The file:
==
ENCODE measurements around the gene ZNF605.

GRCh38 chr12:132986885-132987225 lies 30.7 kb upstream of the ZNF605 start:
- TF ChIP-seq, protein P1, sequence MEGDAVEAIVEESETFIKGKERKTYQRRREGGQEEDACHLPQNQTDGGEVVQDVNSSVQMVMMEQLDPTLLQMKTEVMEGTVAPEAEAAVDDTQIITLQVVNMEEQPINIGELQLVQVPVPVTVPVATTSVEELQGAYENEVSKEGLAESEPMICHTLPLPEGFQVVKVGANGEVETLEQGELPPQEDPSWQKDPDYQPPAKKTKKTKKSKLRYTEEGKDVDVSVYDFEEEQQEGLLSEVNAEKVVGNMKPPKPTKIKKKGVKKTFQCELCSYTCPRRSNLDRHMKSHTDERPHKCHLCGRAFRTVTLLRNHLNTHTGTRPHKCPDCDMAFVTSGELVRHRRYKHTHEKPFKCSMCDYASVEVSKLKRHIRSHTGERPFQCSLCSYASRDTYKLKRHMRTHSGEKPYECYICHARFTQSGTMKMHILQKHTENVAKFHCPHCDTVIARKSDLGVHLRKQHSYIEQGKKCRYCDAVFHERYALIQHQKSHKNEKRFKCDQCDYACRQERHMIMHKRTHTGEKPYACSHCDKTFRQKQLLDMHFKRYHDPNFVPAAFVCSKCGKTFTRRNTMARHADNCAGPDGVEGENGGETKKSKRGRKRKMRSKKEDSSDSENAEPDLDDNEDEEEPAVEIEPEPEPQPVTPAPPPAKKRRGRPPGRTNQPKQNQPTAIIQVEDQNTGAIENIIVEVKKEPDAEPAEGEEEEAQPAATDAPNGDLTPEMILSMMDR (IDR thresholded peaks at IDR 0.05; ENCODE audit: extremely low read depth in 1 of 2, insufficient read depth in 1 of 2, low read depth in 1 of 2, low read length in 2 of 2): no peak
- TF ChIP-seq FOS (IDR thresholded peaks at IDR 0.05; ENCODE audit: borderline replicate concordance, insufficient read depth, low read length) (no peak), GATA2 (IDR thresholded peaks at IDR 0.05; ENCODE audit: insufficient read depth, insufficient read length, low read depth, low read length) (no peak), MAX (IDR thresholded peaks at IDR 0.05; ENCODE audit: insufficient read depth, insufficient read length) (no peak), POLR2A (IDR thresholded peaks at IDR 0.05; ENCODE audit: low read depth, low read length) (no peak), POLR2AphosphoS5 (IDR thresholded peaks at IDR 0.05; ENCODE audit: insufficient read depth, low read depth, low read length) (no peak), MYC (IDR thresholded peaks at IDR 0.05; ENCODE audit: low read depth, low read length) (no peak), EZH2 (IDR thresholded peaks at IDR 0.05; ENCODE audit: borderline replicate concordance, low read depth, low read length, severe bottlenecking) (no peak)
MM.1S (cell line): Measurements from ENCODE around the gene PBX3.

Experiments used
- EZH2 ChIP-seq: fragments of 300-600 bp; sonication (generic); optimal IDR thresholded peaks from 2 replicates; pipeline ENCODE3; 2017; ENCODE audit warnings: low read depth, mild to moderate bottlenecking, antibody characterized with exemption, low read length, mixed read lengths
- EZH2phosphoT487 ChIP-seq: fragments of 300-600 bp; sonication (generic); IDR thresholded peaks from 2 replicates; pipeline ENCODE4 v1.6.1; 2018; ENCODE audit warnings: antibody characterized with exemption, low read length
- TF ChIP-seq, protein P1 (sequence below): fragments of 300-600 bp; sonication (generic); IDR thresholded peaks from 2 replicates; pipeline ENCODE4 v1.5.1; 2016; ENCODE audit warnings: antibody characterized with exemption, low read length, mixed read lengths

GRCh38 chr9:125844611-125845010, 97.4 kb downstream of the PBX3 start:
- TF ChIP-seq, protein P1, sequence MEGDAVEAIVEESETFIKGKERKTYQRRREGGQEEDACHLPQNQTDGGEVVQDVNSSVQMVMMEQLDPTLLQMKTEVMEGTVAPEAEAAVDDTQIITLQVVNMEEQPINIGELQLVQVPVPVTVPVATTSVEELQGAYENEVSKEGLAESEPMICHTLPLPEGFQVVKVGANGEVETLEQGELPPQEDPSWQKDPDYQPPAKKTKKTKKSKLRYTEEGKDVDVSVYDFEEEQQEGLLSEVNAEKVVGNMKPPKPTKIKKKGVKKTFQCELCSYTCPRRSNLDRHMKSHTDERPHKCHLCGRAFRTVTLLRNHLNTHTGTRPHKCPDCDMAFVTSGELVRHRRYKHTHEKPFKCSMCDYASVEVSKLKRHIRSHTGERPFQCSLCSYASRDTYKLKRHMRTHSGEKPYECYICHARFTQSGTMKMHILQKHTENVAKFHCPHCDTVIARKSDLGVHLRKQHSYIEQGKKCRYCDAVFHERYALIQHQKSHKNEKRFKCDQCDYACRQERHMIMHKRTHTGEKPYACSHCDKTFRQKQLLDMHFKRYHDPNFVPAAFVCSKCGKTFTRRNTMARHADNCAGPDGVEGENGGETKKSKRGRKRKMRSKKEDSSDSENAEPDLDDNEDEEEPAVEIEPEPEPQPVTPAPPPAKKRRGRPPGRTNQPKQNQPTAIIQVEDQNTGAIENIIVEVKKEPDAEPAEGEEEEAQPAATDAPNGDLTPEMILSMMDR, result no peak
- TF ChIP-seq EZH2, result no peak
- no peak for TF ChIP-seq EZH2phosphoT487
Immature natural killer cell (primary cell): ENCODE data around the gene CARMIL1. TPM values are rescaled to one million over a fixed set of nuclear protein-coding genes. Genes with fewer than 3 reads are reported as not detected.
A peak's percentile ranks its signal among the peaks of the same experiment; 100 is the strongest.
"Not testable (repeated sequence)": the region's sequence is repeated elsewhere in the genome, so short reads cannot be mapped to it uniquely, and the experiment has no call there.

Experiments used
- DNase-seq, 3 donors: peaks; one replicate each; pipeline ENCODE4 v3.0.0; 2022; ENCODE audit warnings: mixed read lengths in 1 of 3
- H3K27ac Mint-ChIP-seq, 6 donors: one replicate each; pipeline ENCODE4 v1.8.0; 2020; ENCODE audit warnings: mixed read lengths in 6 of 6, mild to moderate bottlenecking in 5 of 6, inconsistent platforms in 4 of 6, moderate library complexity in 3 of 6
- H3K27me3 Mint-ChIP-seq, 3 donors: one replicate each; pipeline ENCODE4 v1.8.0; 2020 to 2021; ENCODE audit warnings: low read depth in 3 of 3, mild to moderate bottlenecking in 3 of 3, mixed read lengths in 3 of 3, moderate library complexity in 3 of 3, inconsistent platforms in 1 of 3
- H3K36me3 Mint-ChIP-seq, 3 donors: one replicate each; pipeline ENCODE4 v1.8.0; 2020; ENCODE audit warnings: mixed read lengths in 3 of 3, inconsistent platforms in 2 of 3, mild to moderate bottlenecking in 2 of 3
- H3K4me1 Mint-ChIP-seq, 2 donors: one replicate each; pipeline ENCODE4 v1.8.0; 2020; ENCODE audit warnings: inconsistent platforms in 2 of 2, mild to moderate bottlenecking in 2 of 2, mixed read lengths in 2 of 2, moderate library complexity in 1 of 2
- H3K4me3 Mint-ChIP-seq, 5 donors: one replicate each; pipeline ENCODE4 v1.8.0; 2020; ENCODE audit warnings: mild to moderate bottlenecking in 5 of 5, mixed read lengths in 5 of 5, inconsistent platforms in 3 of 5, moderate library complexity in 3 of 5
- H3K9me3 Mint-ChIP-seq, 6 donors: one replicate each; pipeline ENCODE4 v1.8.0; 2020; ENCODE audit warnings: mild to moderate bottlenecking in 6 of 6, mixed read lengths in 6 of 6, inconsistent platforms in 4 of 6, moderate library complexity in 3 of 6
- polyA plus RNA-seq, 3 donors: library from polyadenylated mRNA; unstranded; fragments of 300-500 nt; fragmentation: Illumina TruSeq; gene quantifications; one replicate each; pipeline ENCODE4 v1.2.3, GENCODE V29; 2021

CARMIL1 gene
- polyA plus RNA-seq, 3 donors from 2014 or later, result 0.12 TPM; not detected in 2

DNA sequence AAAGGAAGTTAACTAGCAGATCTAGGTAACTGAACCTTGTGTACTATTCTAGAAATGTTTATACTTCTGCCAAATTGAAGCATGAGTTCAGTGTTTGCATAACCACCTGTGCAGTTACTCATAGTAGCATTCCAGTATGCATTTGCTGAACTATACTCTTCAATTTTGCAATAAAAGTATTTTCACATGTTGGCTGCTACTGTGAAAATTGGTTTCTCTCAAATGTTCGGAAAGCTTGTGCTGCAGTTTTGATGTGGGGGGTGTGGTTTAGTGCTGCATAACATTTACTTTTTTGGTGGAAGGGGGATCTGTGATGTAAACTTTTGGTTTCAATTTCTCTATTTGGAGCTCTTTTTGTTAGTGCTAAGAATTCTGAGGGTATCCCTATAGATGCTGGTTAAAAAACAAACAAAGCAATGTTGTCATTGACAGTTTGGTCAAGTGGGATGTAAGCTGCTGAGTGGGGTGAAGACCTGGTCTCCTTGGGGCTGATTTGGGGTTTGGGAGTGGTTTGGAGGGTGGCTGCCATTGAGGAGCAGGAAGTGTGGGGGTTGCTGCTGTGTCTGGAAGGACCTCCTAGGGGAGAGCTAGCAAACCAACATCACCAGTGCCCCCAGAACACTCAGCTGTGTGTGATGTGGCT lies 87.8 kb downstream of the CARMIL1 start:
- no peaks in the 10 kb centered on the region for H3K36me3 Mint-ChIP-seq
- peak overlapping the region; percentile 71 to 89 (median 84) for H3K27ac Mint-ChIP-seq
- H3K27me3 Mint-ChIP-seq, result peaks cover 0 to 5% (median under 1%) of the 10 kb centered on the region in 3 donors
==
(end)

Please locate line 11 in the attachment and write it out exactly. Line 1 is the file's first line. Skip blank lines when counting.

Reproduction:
- TF ChIP-seq, protein P1, sequence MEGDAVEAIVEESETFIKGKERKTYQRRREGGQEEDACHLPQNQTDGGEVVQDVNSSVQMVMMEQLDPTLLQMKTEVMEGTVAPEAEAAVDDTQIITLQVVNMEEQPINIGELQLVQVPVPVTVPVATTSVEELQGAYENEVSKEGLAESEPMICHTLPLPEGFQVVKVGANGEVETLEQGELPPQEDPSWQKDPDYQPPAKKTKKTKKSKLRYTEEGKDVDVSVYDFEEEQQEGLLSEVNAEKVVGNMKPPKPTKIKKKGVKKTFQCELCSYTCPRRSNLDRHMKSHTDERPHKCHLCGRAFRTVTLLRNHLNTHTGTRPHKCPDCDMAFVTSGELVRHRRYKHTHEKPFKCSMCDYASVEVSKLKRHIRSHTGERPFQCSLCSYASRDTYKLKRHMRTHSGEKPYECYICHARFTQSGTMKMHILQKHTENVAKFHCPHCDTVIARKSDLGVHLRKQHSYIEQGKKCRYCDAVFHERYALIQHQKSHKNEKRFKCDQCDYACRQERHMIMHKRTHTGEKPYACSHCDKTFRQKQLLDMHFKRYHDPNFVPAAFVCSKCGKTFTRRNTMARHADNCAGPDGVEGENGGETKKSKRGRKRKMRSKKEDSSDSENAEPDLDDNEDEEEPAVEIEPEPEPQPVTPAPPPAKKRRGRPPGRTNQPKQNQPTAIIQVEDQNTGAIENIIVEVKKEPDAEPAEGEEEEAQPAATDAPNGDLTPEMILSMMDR, result no peak